Graphene-based electrical storage, Skeleton, Germany and Estonia

Development and commercialisation of high-speed, high-density energy storage systems based on graphene technology.

Total project cost: EUR 34.8 million; EIB loan: up to EUR 15 million, EFSI guarantee.

Nanotechnology is a buzzword that people like to use when talking about the future of science, engineering and society. They may also mention graphene as an area of nanotechnology with great potential. This project, based in Germany and Estonia, shows that European scientists and engineers are already commercialising a nanotechnology and graphene future, with EIB and EU support.

The project supports the creation and commercialisation of electrical storage devices based on graphene technology. Carbon can be soft when its atoms are arranged in the form of graphite, or very hard when they make up a diamond. Graphene is what you get if you create a honeycomb lattice of carbon atoms that is just one layer thick. A graphene composite would be hundreds of times stronger than steel, but it is its electrical properties which Skeleton is exploiting. Capacitors are often used to smooth the flow of electricity in electronic and electrical devices. Like batteries, they store electrical energy. However, unlike batteries, they can charge and discharge very quickly. A capacitor using graphene sheets can charge and discharge many times faster than a conventional battery: almost instantaneously, with very high energy density. Skeleton is commercialising a range of graphene-based super capacitors to optimise energy use across a wide range of sectors, including direct regenerative braking which could replace hydraulic accumulators on construction machinery or conventional brakes on road vehicles.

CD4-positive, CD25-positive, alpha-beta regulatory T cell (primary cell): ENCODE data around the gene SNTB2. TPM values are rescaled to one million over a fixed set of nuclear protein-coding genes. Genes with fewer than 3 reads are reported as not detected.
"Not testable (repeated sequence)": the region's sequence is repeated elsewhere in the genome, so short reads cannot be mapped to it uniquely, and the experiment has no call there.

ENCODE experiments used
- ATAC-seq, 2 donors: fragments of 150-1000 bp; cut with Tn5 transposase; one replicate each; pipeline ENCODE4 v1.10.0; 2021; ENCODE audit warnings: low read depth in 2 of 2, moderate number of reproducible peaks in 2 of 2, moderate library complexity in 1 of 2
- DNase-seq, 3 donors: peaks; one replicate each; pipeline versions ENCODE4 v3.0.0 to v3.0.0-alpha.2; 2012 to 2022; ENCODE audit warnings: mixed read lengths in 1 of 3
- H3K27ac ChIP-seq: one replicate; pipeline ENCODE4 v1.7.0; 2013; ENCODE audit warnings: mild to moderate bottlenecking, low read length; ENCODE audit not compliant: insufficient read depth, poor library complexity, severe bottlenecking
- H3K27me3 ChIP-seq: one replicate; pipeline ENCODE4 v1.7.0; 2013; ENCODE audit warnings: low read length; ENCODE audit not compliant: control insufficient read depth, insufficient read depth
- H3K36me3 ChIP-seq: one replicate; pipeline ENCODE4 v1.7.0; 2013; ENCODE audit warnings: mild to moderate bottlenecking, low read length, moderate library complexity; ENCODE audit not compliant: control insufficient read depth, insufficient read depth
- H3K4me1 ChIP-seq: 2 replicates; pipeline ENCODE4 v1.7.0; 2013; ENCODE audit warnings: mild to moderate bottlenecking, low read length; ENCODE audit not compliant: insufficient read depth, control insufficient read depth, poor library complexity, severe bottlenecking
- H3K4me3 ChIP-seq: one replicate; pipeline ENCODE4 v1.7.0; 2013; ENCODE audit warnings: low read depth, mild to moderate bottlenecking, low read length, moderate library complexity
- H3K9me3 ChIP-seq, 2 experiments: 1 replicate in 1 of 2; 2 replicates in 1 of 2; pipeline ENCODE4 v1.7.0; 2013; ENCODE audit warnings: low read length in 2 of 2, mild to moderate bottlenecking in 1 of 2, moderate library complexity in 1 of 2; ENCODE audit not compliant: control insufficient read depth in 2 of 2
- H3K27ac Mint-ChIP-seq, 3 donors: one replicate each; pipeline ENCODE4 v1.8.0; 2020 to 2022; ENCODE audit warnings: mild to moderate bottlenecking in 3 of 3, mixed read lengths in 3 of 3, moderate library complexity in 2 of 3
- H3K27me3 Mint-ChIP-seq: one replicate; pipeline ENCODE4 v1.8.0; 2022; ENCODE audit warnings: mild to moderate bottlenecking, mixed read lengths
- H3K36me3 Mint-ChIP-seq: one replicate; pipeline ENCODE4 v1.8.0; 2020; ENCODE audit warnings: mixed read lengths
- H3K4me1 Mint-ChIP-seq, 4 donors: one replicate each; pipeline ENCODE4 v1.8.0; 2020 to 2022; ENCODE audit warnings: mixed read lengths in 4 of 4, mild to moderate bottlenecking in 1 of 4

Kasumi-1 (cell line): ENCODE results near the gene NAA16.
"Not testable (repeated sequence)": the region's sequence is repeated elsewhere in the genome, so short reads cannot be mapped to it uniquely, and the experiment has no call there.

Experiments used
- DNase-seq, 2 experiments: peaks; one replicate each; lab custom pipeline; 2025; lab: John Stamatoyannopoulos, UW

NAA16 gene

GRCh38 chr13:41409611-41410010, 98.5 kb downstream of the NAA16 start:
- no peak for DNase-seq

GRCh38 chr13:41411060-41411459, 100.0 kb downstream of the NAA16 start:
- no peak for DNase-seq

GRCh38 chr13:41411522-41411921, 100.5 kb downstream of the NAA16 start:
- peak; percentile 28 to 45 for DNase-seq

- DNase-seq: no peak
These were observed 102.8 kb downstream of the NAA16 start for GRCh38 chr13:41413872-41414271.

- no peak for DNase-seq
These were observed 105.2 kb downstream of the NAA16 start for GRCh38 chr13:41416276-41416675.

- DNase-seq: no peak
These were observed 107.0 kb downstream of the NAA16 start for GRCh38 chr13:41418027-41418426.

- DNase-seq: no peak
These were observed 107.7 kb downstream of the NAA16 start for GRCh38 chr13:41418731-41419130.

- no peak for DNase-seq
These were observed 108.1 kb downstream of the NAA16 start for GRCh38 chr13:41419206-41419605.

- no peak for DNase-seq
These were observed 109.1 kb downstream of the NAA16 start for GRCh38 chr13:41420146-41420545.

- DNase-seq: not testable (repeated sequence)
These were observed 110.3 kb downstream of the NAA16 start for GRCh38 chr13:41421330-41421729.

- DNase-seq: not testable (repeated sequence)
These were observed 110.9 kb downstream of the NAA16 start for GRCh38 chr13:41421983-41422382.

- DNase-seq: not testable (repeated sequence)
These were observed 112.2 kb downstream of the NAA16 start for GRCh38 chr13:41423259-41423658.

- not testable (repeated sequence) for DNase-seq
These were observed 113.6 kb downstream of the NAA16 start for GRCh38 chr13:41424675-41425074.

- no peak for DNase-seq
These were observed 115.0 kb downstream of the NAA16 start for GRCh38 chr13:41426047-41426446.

Skeleton is a rapidly developing company, making the transition from a venture capital start-up, to a mass production supplier of energy control and storage systems to a wide range of engineering sectors. To achieve this, it is making capital investments at its existing facilities in Estonia and setting up a new production plant in Germany, whilst continuing to invest heavily in research and development. Its EIB loan, backed by an EFSI guarantee, will allow it to build its production facilities and consolidate its market position more quickly than might have otherwise been possible, and to continue developing its cutting-edge products.